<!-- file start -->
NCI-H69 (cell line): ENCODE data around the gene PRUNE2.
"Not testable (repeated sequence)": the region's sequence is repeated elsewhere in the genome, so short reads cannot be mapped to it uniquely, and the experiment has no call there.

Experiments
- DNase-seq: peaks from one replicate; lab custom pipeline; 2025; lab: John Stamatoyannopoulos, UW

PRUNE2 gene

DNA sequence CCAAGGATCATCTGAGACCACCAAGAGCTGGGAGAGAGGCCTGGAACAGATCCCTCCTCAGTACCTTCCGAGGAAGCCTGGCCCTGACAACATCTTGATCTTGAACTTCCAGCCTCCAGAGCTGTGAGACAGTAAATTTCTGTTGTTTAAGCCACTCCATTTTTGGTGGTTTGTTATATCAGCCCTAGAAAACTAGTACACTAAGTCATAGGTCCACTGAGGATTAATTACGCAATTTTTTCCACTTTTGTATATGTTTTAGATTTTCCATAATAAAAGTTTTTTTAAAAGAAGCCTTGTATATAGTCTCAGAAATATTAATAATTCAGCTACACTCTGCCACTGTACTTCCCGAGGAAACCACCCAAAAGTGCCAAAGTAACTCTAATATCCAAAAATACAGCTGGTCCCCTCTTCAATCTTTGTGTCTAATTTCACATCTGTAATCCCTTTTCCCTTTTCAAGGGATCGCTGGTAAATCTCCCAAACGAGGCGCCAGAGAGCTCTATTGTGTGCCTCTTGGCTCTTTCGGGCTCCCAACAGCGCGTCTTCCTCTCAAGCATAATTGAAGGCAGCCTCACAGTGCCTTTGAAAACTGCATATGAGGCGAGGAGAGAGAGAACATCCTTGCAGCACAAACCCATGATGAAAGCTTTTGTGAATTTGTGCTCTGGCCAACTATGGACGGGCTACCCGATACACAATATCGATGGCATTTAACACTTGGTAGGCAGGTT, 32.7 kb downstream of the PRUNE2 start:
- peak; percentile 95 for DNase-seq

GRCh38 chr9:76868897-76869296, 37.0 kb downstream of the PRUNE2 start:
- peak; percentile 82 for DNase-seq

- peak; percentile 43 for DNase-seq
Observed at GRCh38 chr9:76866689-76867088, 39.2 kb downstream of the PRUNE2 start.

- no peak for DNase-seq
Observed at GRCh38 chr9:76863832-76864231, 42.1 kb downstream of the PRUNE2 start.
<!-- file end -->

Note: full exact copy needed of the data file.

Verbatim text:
NCI-H69 (cell line): ENCODE data around the gene PRUNE2.
"Not testable (repeated sequence)": the region's sequence is repeated elsewhere in the genome, so short reads cannot be mapped to it uniquely, and the experiment has no call there.

Experiments
- DNase-seq: peaks from one replicate; lab custom pipeline; 2025; lab: John Stamatoyannopoulos, UW

PRUNE2 gene

DNA sequence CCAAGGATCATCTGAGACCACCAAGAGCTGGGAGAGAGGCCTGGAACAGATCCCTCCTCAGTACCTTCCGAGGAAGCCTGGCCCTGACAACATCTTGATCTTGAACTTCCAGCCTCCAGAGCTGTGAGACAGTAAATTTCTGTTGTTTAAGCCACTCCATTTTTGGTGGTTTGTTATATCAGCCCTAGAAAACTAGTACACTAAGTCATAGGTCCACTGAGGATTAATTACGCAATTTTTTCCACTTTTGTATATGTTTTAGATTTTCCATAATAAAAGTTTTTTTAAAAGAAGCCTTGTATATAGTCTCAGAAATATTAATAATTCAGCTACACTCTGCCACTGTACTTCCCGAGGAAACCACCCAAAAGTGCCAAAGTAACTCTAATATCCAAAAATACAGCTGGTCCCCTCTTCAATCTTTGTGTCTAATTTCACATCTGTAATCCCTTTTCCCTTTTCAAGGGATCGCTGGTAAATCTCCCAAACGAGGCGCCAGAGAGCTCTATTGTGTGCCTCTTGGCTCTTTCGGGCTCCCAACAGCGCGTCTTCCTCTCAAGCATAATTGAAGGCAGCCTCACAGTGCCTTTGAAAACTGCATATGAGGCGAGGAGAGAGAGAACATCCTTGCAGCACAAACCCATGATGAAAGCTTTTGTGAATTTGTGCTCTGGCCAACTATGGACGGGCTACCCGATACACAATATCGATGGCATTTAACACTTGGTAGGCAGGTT, 32.7 kb downstream of the PRUNE2 start:
- peak; percentile 95 for DNase-seq

GRCh38 chr9:76868897-76869296, 37.0 kb downstream of the PRUNE2 start:
- peak; percentile 82 for DNase-seq

- peak; percentile 43 for DNase-seq
Observed at GRCh38 chr9:76866689-76867088, 39.2 kb downstream of the PRUNE2 start.

- no peak for DNase-seq
Observed at GRCh38 chr9:76863832-76864231, 42.1 kb downstream of the PRUNE2 start.